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    2. You missed it, Q.

      God isn't interested in our righteousness. It can't hold a candle to His, and it's no favour to Him whatever we do or don't do. That's how the Bible sees it.

      So nobody's "trading up, because "relationship" with God is something they don't have at all. There's nothing to "trade" with.

      You *must* be born again. Just as Jesus said.

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    3. IC, "born again" is already included in "God whom they may not yet have paid attention to but might at some later point in life." See this.

      http://www.answers.com/mobile/Q/Is_protestant_and_born_again_different

      My final take on this. If you have strived to live a good life you have traded up simply because you have a greater chance to maintain that demeanor also after becoming "born again." There is less probability for the person who did not live that way and they might more easily fail and revert again. The former would be more pleasing to me (and by extension I can also assume to God) hence the good works of the former before being born again certainly do pay off, count for me (and God) and cannot be ignored as being immaterial. That to me is sound psychology and we will simply have to disagree if it is not for you.

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    4. Well, whether it's for you or me would seem less important than what it is for God, no?

      The Bible is quite clear on the point that deeds do not ingratiate us to God, nor do they have any value to Him unless they're done by one of His children, those "born again of the Spirit." Gratitude, not hope of earning salvation, is the only motive that makes deeds truly good.

      If that's right, then what you and I think is neither here nor there, is it?

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    5. Again, I disagree. As I said, the hypothetical person being discussed was raised and tried to act rightly before discovering God (reborn by the Protestant definition) with no intention of striking a bargain with God before or after to have works count towards salvation. Nevertheless that person will have derived benefits from their upbringing and good character even just due to the natural order of things. Second, God is our father and as such I will certainly impute fatherly motives to him regardless of where his children currently are in life. As a matter of fact he is even more concerned, like any parent, about those children who are net yet safely in his fold, and will not be stingy with his concern and love towards them regardless of where our particular human ethics and understanding will place them.

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    6. I like your thought that there is no "striking a bargain with God before or after to have works count toward salvation." On the basis of the Word of God, I think that's very sound. And I agree with the idea that the Lord knows His own, even before they know Him. I don't disagree that anyone -- Christian or not -- is going to derive certain practical advantages (having nothing to do with salvation, of course) if they choose to behave well. Or rather, they may...or they may simply experience a lot of inconvenience from having to behave morally when others do not...or they may even experience resentment and persecution from those who are determined to be less moral. But either way, all of that has nothing to do with salvation, of course. I think we agree on that.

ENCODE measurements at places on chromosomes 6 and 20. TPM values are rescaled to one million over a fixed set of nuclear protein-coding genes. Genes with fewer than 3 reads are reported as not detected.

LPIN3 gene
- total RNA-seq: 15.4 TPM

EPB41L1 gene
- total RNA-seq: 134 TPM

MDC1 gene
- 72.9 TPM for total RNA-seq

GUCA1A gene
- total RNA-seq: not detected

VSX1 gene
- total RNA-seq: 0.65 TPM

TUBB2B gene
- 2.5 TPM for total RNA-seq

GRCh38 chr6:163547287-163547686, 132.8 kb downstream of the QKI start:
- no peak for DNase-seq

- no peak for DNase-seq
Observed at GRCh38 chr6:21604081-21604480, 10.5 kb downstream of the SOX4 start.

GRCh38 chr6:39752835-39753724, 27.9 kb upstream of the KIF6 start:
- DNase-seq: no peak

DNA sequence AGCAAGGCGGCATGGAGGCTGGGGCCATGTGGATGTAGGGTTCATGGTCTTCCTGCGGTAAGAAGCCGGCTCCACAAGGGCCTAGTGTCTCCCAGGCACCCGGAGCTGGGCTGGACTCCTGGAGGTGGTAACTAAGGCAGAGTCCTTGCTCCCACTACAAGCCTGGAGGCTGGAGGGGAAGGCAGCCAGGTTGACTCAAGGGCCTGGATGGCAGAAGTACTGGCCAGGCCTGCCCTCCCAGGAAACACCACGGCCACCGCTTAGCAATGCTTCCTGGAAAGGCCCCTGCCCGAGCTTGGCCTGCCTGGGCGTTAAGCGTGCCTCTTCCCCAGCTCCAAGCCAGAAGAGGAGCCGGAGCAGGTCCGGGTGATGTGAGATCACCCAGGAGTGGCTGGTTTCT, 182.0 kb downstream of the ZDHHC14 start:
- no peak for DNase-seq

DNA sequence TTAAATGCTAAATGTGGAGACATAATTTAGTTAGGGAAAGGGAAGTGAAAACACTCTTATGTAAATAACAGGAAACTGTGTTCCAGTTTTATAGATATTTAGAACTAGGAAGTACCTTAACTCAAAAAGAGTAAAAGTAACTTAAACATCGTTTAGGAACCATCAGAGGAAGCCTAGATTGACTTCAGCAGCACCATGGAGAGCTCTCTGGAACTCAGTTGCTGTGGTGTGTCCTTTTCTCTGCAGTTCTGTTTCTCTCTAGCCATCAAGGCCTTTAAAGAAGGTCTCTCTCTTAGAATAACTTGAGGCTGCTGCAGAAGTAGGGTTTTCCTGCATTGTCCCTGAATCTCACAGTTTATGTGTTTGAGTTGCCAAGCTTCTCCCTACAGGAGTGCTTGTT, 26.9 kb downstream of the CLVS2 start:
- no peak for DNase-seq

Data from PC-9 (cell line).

But as the Word of God says in John 1, "...to as many as received Him, to them He gave the right to become the children of God." That is, only to "as many as received Him," meaning to those who are born again through faith in Christ. To be God's child, you have to be born into His family, you see.

      He's not the Father of the wicked, nor is He the father of those who by their own efforts behave well but are not born again through faith in Him. And in Scripture, there is no other basis for entrance into the family of God but through faith in Jesus Christ: first things first.

      So we may not be disagreeing all that much. Maybe our only current point of discussion is whether works done before salvation are of any interest or merit in the eyes of God. Other than that, perhaps we're actually agreeing.

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    7. I think this point has come up before in our discussion, and I think we agreed that we do not have insight regarding who is and who is not saved since that knowledge belongs to God alone. At no point in a person's life are we therefore entitled to draw that conclusion. Nevertheless we are entitled and even obligated to assign probabilities to that or we could not warn our neighbor in the face of sin, as we must. And that is only part of how God shows his fatherly concern also for those who have not yet accepted him. This therefore proofs that he indeed values the actions of all as his children even if they are still removed from him, (and who Protestants would therefore not call his children?) just what you would expect a father to do. I am a father and there would be no circumstance where I would not care for my child. Where the confusion comes in is that there is the bitter fact that we are temporal and there will come a point of no return for both parties for the sake of maintaining peace in a household (in heaven).

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    8. As you say, we don't know who is saved and who is not. Agreed. However, that does not imply that God does not know, or that they do not, of course -- especially when there are specific criteria in scripture for what is required for one to truly become a "child of God." Others clearly DO know what you and I do not.